It is becoming more difficult these days to determine what is a truly wild experience. I am thinking about this after a day swimming among sea turtles in the Exuma Islands.
The Navionics charts aboard Flying Fish have a notation that indicates a nearby bay known for its population of green turtles. I love turtles, wild sea turtles. (I am unsettled when I see them on display in enclosures). So, without delay, I grab a mask and snorkel, my underwater cameras, and navigate up the Exuma island chain in my dinghy to find the green turtles.
They find me instead.
Moments after I flip over the side of my little rubber boat, I feel something close its mouth on my upper thigh. It’s nothing dramatic; just a little nip and it lets go. When my mask clears, I see that the nip came from a green turtle the size of a garbage can lid. Adult green turtles only eat grass. Perhaps this one thinks taking a little taste of my ham hock will get my attention. It does.
Unlike a mature green turtle, I’m not vegan. I love seafood. I have memories as a kid eating green turtle steaks in the old Compleat Angler Inn at Bimini (before it burned down during the drug years). Many years before that, Key West also had a thriving green turtle trade. The A. Granday Canning Co, manufactured Fine Clear Green Turtle Soup in Key West in 1930 and claimed that its turtle meat came from the waters around the Florida Keys. “Caught in the neighborhood,” the marketing said, but by the 1930s the green turtle population “in the neighborhood” was already diminished and the turtles arrived in Key West on schooners, captured primarily in the nets of turtle hunters from the Cayman Islands.1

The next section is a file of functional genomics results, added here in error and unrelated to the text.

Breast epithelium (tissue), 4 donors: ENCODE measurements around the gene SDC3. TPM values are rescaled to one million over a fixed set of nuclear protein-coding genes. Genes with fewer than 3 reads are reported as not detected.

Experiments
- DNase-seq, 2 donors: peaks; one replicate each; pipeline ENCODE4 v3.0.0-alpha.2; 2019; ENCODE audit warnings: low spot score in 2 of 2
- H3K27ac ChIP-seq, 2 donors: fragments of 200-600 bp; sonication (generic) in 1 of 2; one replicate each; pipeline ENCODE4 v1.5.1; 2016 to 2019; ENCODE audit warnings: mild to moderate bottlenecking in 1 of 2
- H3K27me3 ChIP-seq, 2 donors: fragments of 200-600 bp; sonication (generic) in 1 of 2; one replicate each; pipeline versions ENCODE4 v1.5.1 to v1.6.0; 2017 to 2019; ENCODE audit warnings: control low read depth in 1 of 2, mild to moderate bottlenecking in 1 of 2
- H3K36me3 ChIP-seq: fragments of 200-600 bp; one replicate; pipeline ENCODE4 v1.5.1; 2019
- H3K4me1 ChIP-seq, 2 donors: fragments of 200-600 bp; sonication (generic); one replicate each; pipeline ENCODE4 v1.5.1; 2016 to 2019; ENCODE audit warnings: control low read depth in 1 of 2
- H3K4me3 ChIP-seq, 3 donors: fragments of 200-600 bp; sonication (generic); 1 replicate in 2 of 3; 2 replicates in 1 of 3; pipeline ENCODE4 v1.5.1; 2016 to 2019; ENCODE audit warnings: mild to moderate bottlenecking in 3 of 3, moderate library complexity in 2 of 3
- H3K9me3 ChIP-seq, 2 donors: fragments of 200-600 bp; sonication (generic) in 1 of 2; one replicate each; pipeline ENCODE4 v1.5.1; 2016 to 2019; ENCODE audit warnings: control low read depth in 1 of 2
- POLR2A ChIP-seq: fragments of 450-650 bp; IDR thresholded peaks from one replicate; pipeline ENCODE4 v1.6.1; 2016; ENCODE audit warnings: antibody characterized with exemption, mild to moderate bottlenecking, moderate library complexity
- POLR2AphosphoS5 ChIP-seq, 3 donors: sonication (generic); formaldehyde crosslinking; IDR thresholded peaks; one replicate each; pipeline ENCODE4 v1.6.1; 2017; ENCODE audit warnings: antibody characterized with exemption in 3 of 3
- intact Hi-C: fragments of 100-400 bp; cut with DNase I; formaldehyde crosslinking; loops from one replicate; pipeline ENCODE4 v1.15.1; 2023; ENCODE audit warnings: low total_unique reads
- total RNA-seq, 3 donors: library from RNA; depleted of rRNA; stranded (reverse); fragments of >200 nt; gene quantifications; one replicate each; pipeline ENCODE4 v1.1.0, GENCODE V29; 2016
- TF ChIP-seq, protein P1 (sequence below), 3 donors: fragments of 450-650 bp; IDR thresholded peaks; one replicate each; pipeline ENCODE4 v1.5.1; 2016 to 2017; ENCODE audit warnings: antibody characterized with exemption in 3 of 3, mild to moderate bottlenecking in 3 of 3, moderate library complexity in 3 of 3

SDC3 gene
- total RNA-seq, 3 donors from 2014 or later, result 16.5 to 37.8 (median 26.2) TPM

Turtles were easy targets to net or spear, and their eggs–sometimes 100 in each clutch–were stripped from beachside nests. By the middle of the 20th century, the green turtle population worldwide had crashed.
With the passing of the 1973 Endangered Species Act, the US joined international conservation efforts to stop the trade in endangered species, including green turtles. (In the Bahamas, it took another 36 years before the harvesting of green turtles was finally outlawed.) The population of green turtles rebounded. There were fewer than 300 nests in 1989 at 27 of the main beaches in Florida where the animals come to lay eggs. In 2019, that number reached 41,000.2
For a couple of hours, I snorkel alone with the green turtles. This particular bay is not a part of the Exuma Land and Sea Park. There are a few homes and docks here, but the water is clean and clear. Mature turtles spend most of their time in shallow, coastal waters like these with lush seagrass beds. The turtles here are unthreatened by my presence. In fact, they swim directly toward me and nudge my camera. They are fearless in their curiosity, making eye contact with me, occasionally rising to the surface for a breath, and then lowering their heads to see if I am still there. I hover motionless as at least 10 different individuals come calling. I resist an overwhelming temptation to reach out and touch them. Most of the turtles are in perfect physical condition, although some have scratches and wear marks on their carapaces, and one has a scalloped bite mark deforming its shell. Tiger sharks are the only creature, other than man, known to eat green turtles.
I am surrounded by turtles as I float in this wonderland. But what is it that makes them so tolerant of my presence? And why are they here and not in other places?
Then, the first tour boat arrives in the bay. Two more follow, and I have the answer to both questions. The boats are filled to capacity with tourists holding bottles of Kalik beer and gyrating to onboard hip hop music so loud that I can hear it underwater. The guides on these boats have plastic bags of lettuce and squid parts that they fling like confetti into the water. The green turtles suddenly leave me as if I am toxic. They swarm around the tour boats instead. It’s a party to which I suddenly feel uninvited.